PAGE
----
Future cooperative agreements among the countries of the Pacific Ring could reduce electricity costs in Chile’s far north by up to 25 percent. Chile’s energy costs are currently the highest in the region.
An ongoing United Nations study, moreover, suggests that prices would fall even more if Bolivia were involved in the agreement.
The project involves an investment of US$950 million and would require the installation of 1,576 miles of electric cables. The U.N. report has suggested that integration could generate a total of US$3 billion dollars from 2014, when the project is expected to begin, through 2022.
President Sebastián Piñera has been searching for ways to lower the high cost of energy in Chile, and energy-sharing plans with other nations in the region may be the answer.
Columbia has rich reserves of sources generating electricity production including oil, natural gas, coal, and hydroelectric power, and President Piñera is keen to acquire some for Chile. Over the next decade Columbia is projected to increase its production of hydroelectric power from its level of 66 percent of total output up to 72 percent.
This has added benefits for Chilean companies who, under current law, are required to provide 5 percent of their energy output from renewable sources. President Piñera has likewise set an ambitious 20-20 goal of producing 20 percent of the nation’s energy through renewable sources by 2020.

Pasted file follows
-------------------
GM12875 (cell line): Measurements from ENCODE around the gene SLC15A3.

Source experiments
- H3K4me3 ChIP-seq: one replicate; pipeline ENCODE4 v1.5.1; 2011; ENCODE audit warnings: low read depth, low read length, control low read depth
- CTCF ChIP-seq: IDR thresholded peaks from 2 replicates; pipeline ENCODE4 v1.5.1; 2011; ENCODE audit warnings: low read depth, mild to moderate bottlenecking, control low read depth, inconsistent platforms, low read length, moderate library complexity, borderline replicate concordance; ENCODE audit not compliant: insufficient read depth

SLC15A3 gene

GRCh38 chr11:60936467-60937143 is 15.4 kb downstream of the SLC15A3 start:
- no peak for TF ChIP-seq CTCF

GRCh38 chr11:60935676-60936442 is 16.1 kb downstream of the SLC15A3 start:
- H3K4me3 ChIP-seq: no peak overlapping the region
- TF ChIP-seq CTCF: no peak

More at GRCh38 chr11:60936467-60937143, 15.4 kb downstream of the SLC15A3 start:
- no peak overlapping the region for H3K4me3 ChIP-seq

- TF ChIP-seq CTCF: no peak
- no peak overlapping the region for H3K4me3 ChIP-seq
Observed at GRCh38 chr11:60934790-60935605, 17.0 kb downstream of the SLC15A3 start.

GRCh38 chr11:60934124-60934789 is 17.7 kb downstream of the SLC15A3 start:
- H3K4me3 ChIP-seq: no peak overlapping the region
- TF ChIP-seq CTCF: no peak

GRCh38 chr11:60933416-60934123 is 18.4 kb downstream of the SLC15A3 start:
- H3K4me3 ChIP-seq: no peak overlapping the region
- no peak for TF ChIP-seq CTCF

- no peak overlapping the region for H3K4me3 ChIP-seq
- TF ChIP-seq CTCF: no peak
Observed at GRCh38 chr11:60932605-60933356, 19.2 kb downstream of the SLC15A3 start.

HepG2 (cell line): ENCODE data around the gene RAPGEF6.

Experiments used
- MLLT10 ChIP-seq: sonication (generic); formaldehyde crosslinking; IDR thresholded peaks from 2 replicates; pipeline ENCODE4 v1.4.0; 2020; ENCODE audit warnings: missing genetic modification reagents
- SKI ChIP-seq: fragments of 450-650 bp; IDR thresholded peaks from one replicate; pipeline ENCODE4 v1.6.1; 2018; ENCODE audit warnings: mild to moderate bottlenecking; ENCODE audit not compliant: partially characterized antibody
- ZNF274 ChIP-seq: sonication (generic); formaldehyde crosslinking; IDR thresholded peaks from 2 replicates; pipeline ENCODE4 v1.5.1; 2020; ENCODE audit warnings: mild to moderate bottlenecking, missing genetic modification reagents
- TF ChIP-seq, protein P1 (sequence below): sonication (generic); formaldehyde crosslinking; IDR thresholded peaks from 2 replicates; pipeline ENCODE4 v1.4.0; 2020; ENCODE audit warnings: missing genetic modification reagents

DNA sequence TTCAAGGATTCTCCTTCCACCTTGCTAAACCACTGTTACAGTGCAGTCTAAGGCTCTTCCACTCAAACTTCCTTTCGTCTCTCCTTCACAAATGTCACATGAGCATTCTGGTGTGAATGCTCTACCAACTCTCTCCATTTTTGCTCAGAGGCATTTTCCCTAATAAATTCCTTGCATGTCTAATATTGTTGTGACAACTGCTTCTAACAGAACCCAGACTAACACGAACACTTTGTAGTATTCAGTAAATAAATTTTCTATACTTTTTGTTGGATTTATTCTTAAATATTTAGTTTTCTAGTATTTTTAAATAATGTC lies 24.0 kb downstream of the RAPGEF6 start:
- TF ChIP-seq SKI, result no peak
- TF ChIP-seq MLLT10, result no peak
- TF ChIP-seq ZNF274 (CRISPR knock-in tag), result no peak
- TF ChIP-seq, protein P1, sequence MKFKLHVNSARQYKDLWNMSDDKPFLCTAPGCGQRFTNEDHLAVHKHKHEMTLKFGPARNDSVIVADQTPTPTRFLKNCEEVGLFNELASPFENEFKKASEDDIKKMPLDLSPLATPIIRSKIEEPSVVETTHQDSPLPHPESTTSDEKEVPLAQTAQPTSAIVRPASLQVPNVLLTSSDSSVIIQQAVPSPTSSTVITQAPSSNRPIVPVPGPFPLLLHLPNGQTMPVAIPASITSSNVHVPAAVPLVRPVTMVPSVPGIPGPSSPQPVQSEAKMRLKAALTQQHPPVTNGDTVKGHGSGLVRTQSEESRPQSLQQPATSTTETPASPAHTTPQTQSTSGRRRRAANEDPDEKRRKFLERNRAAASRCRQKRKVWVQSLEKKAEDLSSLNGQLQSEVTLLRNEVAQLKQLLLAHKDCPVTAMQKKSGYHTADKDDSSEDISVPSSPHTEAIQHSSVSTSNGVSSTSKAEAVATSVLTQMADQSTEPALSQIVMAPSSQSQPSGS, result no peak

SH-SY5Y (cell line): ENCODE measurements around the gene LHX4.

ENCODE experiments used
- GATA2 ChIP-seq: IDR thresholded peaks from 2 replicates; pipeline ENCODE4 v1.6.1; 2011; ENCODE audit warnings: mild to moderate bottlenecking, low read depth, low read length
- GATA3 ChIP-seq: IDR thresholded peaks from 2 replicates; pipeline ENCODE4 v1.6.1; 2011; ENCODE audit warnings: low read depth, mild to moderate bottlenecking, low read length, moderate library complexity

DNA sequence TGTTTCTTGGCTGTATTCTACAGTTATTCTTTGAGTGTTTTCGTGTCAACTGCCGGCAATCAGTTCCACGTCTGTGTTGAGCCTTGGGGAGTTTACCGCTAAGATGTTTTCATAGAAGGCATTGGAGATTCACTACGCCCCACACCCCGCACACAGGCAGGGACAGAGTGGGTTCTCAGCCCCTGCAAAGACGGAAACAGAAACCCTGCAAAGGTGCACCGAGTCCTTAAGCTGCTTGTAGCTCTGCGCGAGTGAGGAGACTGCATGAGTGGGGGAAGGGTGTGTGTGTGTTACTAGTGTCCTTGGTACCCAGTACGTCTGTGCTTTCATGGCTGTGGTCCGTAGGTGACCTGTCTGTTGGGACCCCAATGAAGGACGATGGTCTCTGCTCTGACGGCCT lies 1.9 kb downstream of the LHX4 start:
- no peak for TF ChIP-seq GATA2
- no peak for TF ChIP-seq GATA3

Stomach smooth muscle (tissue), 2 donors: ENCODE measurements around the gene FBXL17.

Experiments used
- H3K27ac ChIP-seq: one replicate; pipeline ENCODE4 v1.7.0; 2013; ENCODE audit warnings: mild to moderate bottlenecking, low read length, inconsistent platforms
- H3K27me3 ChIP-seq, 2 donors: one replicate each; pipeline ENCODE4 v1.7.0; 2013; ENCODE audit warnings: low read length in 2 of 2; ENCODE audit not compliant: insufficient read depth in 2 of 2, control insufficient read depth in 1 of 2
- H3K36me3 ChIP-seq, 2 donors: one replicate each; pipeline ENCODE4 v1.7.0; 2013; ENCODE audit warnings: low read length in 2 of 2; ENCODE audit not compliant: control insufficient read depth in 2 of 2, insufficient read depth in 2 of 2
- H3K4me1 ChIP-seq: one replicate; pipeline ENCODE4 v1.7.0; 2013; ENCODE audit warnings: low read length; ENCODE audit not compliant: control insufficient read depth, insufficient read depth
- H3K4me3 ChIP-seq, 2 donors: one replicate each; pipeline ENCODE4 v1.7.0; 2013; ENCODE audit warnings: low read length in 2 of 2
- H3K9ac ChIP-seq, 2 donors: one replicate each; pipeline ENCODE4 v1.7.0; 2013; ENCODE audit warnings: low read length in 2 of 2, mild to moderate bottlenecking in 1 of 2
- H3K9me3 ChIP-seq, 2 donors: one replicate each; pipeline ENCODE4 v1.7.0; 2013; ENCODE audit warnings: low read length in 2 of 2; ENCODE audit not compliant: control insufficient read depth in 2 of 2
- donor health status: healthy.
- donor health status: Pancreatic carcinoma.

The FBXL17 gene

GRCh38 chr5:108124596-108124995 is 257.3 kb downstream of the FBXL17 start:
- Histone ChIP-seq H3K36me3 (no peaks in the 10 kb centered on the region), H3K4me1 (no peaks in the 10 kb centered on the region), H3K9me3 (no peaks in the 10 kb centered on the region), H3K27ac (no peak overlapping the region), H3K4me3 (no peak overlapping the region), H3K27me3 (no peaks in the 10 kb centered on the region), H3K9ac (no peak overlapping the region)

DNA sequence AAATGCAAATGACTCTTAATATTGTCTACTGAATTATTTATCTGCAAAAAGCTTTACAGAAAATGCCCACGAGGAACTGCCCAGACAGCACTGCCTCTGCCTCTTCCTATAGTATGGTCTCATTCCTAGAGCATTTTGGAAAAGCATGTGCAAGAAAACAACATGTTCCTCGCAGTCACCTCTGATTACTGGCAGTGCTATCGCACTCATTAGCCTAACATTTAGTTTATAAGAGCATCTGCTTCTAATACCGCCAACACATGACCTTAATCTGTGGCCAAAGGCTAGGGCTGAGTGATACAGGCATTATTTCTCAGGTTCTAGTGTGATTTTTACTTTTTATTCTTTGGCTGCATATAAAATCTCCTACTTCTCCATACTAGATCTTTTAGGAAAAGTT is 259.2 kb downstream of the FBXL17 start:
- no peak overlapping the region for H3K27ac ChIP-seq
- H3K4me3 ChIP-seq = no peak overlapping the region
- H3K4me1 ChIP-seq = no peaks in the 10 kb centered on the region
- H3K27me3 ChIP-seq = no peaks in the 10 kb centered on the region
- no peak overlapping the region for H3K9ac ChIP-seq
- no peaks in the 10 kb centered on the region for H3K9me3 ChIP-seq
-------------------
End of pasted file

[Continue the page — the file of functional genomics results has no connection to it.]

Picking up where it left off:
There are still several issues to be worked out between the countries before the project takes off.
There is currently no mechanism for pricing electricity sold internationally, and with the high start-up costs involved in this project, nations need to find a pricing mechanism before 2014.
According to Vivianne Blanlot, formerly of Chile’s National Energy Commission, however, political differences will be the hardest to overcome. There is a fear that political instability could result in countries having their electricity supply cut.
“Physically or commercially, it is not a problem, the difficulty is in getting governments to agree.”
While companies in most participating countries run on an entirely commercial basis, the Ecuadorian government often subsidizes companies within its borders.
Blanlot also warned that although the project should start in 2014, it could be a decade before it becomes truly effective. “Countries who have truly integrated their energy supplies, such as Canada and the United States, or the European Union, have been working on it for decades.”
By Mark Briggs - Santiago Times